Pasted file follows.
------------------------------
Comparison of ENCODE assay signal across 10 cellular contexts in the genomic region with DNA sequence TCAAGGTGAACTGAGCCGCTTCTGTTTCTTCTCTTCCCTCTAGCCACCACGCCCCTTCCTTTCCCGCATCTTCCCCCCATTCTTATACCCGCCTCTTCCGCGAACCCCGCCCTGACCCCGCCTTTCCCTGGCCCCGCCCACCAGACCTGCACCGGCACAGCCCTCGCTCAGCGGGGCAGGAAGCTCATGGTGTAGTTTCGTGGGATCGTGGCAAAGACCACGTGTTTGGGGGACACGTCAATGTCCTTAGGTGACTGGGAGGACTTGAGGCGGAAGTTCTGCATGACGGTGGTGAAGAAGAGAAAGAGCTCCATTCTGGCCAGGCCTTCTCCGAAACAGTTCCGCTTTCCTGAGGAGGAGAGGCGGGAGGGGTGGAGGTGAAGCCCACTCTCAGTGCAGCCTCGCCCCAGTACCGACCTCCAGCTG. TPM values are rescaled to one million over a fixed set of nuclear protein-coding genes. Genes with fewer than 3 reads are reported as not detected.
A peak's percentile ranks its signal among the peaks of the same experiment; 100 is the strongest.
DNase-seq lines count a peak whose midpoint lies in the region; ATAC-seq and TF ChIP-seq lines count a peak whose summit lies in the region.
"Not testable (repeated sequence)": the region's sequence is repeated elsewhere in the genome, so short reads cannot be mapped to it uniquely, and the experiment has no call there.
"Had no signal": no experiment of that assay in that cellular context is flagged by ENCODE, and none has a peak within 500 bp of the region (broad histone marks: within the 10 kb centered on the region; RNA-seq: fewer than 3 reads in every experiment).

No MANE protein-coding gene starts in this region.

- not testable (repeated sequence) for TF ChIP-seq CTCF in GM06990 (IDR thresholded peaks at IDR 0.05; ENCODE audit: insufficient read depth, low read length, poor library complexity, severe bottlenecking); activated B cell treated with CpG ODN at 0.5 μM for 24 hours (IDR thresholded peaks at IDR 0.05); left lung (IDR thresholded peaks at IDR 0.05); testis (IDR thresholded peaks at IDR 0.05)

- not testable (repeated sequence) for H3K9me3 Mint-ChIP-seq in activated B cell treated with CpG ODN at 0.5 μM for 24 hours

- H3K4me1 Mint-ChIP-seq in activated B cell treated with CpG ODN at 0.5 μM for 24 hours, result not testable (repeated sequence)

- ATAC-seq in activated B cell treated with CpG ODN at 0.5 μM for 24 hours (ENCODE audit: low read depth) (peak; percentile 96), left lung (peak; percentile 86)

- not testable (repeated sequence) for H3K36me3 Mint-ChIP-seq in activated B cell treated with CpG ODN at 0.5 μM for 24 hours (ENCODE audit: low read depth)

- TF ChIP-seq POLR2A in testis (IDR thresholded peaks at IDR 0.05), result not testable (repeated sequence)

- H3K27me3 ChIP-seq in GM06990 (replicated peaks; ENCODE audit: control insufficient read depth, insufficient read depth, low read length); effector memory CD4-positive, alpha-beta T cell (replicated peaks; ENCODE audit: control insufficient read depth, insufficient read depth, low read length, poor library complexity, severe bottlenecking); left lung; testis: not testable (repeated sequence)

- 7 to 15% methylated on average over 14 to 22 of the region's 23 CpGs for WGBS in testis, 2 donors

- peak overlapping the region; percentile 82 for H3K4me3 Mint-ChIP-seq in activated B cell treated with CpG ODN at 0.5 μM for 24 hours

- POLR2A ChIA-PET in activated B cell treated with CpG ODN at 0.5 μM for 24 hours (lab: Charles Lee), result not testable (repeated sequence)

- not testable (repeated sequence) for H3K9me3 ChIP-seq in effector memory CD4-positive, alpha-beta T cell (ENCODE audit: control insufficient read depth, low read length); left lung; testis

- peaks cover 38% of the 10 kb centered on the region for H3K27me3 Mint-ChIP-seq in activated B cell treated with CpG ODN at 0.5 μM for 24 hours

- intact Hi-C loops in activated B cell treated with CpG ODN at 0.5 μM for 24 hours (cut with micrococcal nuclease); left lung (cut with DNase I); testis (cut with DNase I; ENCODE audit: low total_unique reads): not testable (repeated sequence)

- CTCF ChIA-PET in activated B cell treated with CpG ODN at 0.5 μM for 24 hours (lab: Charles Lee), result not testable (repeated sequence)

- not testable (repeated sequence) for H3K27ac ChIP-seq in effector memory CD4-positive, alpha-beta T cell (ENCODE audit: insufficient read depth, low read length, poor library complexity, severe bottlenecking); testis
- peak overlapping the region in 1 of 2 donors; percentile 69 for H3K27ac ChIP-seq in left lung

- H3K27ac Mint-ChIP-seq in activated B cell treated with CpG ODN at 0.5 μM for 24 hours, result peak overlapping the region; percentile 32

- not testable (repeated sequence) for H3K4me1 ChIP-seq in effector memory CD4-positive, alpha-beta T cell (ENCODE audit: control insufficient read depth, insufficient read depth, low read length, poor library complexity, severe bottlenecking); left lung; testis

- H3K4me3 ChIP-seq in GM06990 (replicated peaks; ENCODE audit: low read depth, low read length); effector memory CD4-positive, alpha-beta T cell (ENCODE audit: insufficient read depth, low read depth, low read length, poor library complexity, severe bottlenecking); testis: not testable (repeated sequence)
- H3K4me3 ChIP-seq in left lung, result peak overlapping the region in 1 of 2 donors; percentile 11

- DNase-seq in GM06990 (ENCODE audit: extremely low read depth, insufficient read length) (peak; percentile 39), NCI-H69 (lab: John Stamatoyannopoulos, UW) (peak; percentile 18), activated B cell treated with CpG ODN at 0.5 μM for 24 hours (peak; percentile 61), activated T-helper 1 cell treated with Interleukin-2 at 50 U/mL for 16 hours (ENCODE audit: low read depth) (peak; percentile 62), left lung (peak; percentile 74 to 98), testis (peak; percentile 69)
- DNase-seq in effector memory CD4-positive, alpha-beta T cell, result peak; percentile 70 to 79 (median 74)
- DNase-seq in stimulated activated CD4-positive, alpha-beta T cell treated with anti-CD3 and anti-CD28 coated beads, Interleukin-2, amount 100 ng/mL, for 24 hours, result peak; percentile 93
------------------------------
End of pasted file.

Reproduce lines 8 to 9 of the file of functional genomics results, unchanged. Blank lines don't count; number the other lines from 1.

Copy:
- not testable (repeated sequence) for H3K9me3 Mint-ChIP-seq in activated B cell treated with CpG ODN at 0.5 μM for 24 hours

- H3K4me1 Mint-ChIP-seq in activated B cell treated with CpG ODN at 0.5 μM for 24 hours, result not testable (repeated sequence)